Council accepts easements for North Kohala pedestrian trail

  • A portion of the newly acquired North Kohala pedestrian trail is pictured Oct. 10. (Thomas Yeh/Special to West Hawaii Today)

HILO — A pedestrian trail that meanders from Kohala Lighthouse to recently acquired county land at Kapanaia Road now belongs to the public, with the County Council on Wednesday unanimously accepting an easement as part of a 2002 settlement agreement with a developer.

“It’s really a beautiful trail,” said attorney Thomas Yeh, representing Vipassana Hawaii, a nonprofit formed to promote meditation based in Buddhist traditions and the owner of one of the parcels.


The original agreement was between the county and developer Chalon International of Hawaii Inc. Landowners Vipassana and Inhabit LLC are fulfilling their commitments to the settlement, Yeh said. The settlement granted developers the right to subdivide their property.

The county last year accepted easements for a 10-foot wide trail running for more than 2,000 feet in Ainakea and a 1.7-acre roadway on property owned by the Charles A. Anderson Trust and Surety Kohala Corp., formerly Chalon International, as part of the same settlement agreement. The unpaved roadway gives mauka-makai access between Akoni Pule Highway and the top of Lighthouse Road, known locally as Halaula Mill Road.

“Most landowners like to push accesses out to the cliff edge, but if you look at the map, it’s actually significantly inland, so it really provides a very safe access for pedestrians,” Yeh told council members earlier this month. “It even anticipates climate change and possible erosion. I don’t think we’ll need to touch this for decades.”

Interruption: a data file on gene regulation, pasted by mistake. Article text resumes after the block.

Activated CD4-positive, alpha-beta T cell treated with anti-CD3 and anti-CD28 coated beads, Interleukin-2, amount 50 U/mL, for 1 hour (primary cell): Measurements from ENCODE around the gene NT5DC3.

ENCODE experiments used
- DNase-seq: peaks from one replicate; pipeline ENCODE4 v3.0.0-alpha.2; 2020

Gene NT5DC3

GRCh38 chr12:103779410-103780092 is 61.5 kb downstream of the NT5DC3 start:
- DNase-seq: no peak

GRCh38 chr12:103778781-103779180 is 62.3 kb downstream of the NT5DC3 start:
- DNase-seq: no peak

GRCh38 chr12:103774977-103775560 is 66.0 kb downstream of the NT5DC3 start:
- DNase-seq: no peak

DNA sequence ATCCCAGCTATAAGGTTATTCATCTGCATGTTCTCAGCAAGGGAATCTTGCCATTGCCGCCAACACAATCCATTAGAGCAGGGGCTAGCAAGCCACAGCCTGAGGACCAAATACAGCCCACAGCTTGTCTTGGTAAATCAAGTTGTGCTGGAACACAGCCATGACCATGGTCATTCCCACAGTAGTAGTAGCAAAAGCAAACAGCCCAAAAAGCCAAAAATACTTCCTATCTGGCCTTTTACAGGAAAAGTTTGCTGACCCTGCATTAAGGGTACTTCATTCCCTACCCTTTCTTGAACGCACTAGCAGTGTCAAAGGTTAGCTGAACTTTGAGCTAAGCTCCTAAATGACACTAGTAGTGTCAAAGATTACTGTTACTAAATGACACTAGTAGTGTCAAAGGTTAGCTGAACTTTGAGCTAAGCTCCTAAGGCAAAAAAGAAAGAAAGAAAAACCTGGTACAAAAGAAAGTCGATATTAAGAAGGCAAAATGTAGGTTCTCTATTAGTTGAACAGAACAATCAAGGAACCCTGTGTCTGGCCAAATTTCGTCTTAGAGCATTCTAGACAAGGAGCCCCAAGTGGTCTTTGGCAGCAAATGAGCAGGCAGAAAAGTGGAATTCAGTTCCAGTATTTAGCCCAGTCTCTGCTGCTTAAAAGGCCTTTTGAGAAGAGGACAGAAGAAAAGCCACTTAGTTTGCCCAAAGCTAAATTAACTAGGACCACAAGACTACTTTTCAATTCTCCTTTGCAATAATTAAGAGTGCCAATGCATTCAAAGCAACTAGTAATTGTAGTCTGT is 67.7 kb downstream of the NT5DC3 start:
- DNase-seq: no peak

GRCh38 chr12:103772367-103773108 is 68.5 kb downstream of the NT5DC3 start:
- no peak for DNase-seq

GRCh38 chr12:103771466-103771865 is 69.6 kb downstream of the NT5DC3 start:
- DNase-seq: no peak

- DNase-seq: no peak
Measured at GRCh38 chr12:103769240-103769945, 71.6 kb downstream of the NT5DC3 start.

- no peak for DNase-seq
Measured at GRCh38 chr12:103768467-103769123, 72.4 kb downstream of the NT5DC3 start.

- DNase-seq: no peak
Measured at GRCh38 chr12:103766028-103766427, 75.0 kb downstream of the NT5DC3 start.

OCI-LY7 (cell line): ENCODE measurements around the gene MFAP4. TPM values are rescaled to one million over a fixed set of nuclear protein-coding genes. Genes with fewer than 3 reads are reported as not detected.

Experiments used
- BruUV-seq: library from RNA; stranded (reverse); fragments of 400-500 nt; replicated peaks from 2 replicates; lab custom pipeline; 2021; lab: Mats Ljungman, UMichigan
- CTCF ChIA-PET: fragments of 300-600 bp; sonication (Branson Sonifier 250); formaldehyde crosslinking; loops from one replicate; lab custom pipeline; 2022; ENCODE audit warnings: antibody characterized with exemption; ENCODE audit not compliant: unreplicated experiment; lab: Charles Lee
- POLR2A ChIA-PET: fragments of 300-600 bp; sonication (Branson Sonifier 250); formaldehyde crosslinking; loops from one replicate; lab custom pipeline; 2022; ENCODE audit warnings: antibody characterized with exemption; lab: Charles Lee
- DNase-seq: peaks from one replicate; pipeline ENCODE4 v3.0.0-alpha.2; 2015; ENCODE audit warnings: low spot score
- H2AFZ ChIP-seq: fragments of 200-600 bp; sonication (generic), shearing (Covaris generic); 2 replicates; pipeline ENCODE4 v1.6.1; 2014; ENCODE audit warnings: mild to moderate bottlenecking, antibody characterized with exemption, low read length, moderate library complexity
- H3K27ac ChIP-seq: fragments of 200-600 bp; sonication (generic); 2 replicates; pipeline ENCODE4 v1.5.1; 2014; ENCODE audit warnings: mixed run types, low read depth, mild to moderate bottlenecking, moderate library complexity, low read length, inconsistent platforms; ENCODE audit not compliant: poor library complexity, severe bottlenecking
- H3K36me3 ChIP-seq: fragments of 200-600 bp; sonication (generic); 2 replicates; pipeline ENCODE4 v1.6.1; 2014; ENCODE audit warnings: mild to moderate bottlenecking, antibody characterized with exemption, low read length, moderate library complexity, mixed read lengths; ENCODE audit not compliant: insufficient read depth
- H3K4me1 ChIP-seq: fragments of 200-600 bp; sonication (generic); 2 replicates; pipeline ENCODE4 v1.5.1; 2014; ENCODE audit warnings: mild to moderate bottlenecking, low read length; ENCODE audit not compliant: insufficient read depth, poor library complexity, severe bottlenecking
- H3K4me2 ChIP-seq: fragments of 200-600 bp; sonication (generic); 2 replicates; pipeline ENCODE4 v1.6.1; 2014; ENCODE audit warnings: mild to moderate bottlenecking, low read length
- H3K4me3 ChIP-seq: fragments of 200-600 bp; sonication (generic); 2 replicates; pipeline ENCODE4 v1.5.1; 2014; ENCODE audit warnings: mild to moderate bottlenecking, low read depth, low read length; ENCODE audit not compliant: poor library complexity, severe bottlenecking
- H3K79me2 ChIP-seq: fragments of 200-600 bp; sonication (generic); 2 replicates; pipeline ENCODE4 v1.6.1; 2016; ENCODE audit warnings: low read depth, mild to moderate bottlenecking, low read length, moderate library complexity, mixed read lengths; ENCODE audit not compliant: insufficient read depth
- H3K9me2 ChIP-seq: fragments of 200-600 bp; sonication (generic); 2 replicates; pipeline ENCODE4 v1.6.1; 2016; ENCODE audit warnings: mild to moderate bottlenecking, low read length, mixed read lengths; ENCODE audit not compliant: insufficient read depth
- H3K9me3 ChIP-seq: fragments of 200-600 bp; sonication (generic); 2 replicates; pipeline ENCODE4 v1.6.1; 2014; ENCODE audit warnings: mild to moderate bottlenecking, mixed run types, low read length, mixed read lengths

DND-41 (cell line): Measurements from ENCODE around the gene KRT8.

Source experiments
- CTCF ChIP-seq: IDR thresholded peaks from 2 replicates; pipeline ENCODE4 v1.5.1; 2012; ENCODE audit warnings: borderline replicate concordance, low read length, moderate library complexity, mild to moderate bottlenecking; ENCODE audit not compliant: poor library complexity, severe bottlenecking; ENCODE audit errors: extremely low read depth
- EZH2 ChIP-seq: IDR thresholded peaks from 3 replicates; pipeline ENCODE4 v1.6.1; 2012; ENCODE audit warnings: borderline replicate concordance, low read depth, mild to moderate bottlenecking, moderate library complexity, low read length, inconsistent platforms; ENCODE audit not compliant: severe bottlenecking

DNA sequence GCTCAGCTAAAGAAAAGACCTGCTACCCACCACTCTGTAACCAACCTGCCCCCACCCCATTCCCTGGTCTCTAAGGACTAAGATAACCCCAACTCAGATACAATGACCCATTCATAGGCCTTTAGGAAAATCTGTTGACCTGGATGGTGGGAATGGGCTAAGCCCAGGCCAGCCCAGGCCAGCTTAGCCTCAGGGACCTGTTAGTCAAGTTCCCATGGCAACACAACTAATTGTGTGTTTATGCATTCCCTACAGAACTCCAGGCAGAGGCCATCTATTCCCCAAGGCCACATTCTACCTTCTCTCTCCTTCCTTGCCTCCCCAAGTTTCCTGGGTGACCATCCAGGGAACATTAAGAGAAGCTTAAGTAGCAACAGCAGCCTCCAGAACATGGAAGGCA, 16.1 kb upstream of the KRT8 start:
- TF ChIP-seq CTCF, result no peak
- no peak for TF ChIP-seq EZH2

The trail crosses the slopes created by the Halelua and Halewa gulches at a diagonal, to make traversing the gulches easier. It also avoids crossing historic sites.

The trail was created after input from the State Historic Preservation Division, the North Kohala Community Access Group and the Ala Kahakai Trails Access group.

Kohala Councilman Tim Richards praised the plan.


“This is all fitting in line with the direction of what that whole coastline is and the trails and all that,” Richards said. “We’re looking at 16 years in trying to get this thing perfected. … It makes sense for the community, it makes sense for the coastline, so everything is in line.”

The trail will not officially be opened to the public until the county is ready to implement certain provisions, including rules that limit the use of the trail to recreation, ban motor vehicles, hunting, fires and firearms as well as other rules to protect the shoreline. The trail will be open from 7 a.m. to 7 p..m. under the agreement.

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